According to research by estate agents Right Move, the number of people buying with a partner or friend is higher than ever. It says that the proportion of people buying on their own has fallen from 32.7% in the last three months of 2009, to 25.5% in the first three months of this year, while the number of people buying with a friend, partner or spouse has risen from 62.1% to 72.5% over the same period.
A spokesman for Right Move said: “Mortgage lending and the economic downturn mean that buying alone is becoming less viable. While lenders so far haven’t budged in finding solutions for first-time buyers, it is the buyers themselves that are adjusting to market conditions by coupling-up in their pursuit of home ownership.”
If you are going into a mortgage jointly, make sure you are both aware of your rights and obligations first – and what you will do if one of you wants out. Here are our top tips…
Be upfront financially
Before taking out a mortgage with someone else, you’ll both need to be upfront about your financial affairs. Ask your partner or friend to check their credit history as soon as you can as it could affect your plans together. For example, if they have a bad credit score due to missing payments in the past, this could result in a joint application being refused by a lender.
Try renting first
Buying a property with someone else is a huge commitment that should never be entered into unless you are completely confident that you can trust the person you are buying with.
Before buying a home, why not try renting with each other for at least six months first? This will give you a good idea as to whether you are compatible as housemates, and will also give you an insight into how the other person manages their finances. If they struggle to meet their rent payments, then you need to think very carefully about whether you should buy with them.
If one person doesn't pay their share of the mortgage, or any other bills held in joint names, it is both applicants that will be chased for the debt. That means if one of you stops or is unable to pay their share of the mortgage, the other will somehow still have to keep up the payments or risk losing the roof over their head.
Work out what you can afford
Once you have decided to bite the bullet and buy a property together, work out your budget. Look at how much you can each contribute towards a deposit, and how much you are likely to be able to borrow.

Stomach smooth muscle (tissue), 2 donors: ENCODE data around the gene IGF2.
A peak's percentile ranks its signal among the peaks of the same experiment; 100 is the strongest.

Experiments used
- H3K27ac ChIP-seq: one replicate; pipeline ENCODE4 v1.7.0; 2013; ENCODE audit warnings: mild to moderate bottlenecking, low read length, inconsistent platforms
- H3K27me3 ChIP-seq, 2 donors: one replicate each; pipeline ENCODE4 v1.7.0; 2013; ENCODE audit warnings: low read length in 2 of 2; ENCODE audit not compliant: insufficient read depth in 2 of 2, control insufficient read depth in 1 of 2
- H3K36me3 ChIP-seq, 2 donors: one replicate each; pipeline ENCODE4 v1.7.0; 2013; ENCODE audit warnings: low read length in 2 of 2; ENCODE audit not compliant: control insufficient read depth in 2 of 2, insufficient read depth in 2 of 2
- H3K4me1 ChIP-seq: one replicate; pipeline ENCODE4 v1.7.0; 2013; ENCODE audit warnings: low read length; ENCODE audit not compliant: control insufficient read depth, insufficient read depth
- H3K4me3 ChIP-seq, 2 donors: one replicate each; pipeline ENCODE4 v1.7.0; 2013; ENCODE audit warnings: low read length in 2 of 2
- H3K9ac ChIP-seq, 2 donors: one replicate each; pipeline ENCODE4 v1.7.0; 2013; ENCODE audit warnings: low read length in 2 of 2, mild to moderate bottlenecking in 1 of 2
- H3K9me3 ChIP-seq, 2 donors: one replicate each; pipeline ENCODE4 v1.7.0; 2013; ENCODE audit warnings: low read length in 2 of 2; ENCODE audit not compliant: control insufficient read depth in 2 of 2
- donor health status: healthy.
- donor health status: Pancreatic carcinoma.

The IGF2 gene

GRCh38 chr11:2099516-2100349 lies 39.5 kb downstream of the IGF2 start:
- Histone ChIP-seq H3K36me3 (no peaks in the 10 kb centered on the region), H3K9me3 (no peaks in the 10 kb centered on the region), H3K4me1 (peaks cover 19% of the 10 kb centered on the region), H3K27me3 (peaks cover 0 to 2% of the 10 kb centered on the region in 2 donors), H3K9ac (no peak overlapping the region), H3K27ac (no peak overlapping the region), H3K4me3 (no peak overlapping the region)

Most lenders will let you borrow three times your joint income, so if you each earn £30,000, then you should be able to get a mortgage of £180,000, provided you have a big enough deposit. You should aim to put down a deposit of 25% of the property’s value if possible, as this will get you a much more competitive rate than if you only have a 10% deposit.
Longborough Building Society is currently offering a two year fixed rate deal at 3.55%, but only if you have a 20% deposit to put down. This deal comes with a £499 arrangement fee. But if you only have a 10% deposit to put down, then the best two-year fixed rate currently available is at a steep 5.45% from Santander. This deal has a £99 arrangement fee, but comes with a free basic valuation and £250 cashback.
Bear in mind that if you are buying with more than one person, then lenders will often allow up to four people on a mortgage application, but most of them will only factor in the top two incomes in their affordability assessment. David Hollingworth, of brokers London & Country Mortgages said: “There are a few providers who will factor in more than two incomes, including NatWest and Santander.”
Own a specific share
Once you have worked out how much you can afford to spend on a property, you will then need to think about how you will own the property. If you own your property as joint tenants, this means that it belongs to you and the other owner jointly. You can't re-mortgage or sell the property without the agreement of the other owner.
If you own your property as tenants in common, however, it still means that it belongs to you and the other owner jointly, but also that you own a specific share of its value. You can give away, sell or mortgage your share, so most people buying together as friends opt for this route.
Discuss what will happen if one of you wants out
It’s essential to discuss what you will do if one of you wants out of the property. Mr Hollingworth said: “If one of you wants to move on, then the remaining person will effectively have to buy you out. That means they’ll need to buy out the equity stake of the person who is leaving and will also have to show the lender that they can afford to take on the mortgage on their own.”
If this isn’t going to be feasible, then your only option is for your friend or partner to sell their share to someone else, or for you to both agree to sell the property and split any proceeds.
It might sound morbid, but you should also think about what would happen if one of you dies. Unmarried couples are not recognised in law, so, even if you live with someone and have no other relatives, if they die without a will their assets will go to the state, rather than you.
A will ensures that your property passes to the people whom you wish to benefit on your death, so make sure you write one as soon as possible, especially if you aren’t married.
You can buy ‘do-it-yourself’ wills from stationers, or online, starting from as little as £10, although it is usually best and safest to do it professionally through a will-making service or your solicitor. Depending on how complicated your affairs are, drafting a will usually costs from between £50 and £150.